STATE of Connecticut v. Ronnie OVESEN
The defendant, Ronnie Ovesen, appeals from the trial court's judgment granting his motion to correct an illegal sentence. The defendant had been convicted of one count of sexual assault in the first degree in violation of General Statutes (Rev. to 2008) § 53a–70 (a) (1)1 and one count of strangulation in the second degree in violation of General Statutes § 53a–64bb. On appeal, the defendant argues that, upon granting his motion and resentencing him, the court imposed an illegal sentence. We reverse the judgment of the trial court and remand the case with direction to reinstate the defendant's original sentence.
In September, 2009, the defendant pleaded guilty pursuant to the Alford doctrine 2 to one count of sexual assault in the first degree and one count of strangulation in the second degree. The defendant was sentenced on the first count to twenty years incarceration, suspended after eleven and one-half years, with ten years probation, and on the second count to one year of incarceration to run concurrently, for a total effective sentence of twenty years incarceration, suspended after eleven and one-half years, with ten years probation. Approximately four years later, the defendant filed a motion to correct an illegal sentence, alleging that because his sentence included a period of probation, rather than a period of special parole, it violated our Supreme Court's holding in State v. Victor O., 301 Conn. 163, 193–94, 20 A.3d 669 (Victor O. I), cert. denied, ––– U.S. ––––, 132 S. Ct. 583, 181 L.Ed. 2d 429 (2011), and was unlawful under § 53a–70. The state conceded before the trial court that the defendant's original sentence was illegal, and the court, Fasano, J., vacated the defendant's original sentence and imposed a new total effective sentence of eleven and one-half years incarceration followed by eight and one-half years of special parole. The defendant appealed, claiming that the new sentence was illegal, as well.
At the time of the defendant's resentencing, both the parties and the court interpreted our Supreme Court's holding in Victor O. I to mean that a person convicted of sexual assault under § 53a–70 must be sentenced to a period of imprisonment and special parole. Our Supreme Court has since clarified that Victor O. I should not be interpreted in this manner. State v. Victor O., 320 Conn. 239, 247, 128 A.3d 940 (2016) (Victor O. II) (“[t]o the extent that anything we may have said [in Victor O. I] can be construed as deciding the somewhat challenging question of statutory interpretation presented by the present appeal, it was not our intention to do so”); see id., 247–48 n.9. Instead, the court in Victor O. I “intended only to explain that probation was prohibited and that special parole was the only form of supervised release that could be imposed”; Victor O. II, supra, 248 n.9; in sentencing a defendant convicted of a class A felony. Id., 246. Victor O. II held that § 53a–70 does not require a court to impose any period of special parole. Id., 242, 258. Because the defendant in the present case was convicted of a class B felony, there is no such restriction on the imposition of probation. Accordingly, the original sentence of twenty years incarceration, suspended after eleven and one-half years, with ten years of probation to follow, did not violate § 53a–70, and the sentence therefore was not illegal.3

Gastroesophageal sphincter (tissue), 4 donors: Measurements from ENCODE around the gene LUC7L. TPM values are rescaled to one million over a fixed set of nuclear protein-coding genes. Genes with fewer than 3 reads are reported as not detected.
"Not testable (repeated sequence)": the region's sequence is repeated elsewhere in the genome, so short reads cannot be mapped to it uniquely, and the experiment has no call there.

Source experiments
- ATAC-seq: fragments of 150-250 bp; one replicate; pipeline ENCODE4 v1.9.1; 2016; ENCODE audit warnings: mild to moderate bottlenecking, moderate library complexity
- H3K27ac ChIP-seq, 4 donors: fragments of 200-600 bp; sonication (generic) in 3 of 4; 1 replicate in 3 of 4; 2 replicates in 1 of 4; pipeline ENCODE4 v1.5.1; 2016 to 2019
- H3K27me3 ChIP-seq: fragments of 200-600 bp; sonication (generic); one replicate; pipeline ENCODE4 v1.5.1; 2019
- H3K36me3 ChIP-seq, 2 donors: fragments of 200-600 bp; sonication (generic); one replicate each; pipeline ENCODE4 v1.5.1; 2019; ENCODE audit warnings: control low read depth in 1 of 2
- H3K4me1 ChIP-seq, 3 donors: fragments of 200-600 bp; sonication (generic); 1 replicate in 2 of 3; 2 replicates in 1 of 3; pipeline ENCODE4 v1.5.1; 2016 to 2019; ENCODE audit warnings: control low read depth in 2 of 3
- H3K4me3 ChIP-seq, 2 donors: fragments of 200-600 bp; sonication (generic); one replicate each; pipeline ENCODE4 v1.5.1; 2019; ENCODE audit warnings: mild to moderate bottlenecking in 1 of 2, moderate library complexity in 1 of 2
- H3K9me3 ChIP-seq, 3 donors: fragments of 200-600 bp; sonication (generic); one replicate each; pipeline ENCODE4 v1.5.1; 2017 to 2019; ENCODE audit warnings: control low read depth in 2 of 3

The judgment is reversed and the case is remanded with direction to vacate the defendant's second sentence and to reinstate his original sentence.
1. General Statutes § 53a–70 was amended by No. 15–211, § 16, of the 2015 Public Acts. The events underlying the defendant's conviction occurred in 2008. Accordingly, unless otherwise indicated, all references to § 53a–70 in this opinion are to the 2008 revision of the statute.
2. North Carolina v. Alford, 400 U.S. 25, 37, 91 S. Ct. 160, 27 L.Ed. 2d 162 (1970).
3. Although this construction does not appear to have been advanced in the trial court, we understand that the parties and the court relied on a reasonable, but ultimately mistaken, interpretation of Victor O. I. In its brief, the state advanced the argument, which we now adopt, and the defendant had the opportunity to respond. Although the error was not preserved, we nonetheless reach the issue pursuant to our supervisory authority because, in light of our Supreme Court's decision in Victor O. II, there functionally has been an intervening change in the law. See Blumberg Associates Worldwide, Inc. v. Brown & Brown of Connecticut, Inc., 311 Conn. 123,159, 84 A.3d 840 (2014).
In this opinion the other judges concurred.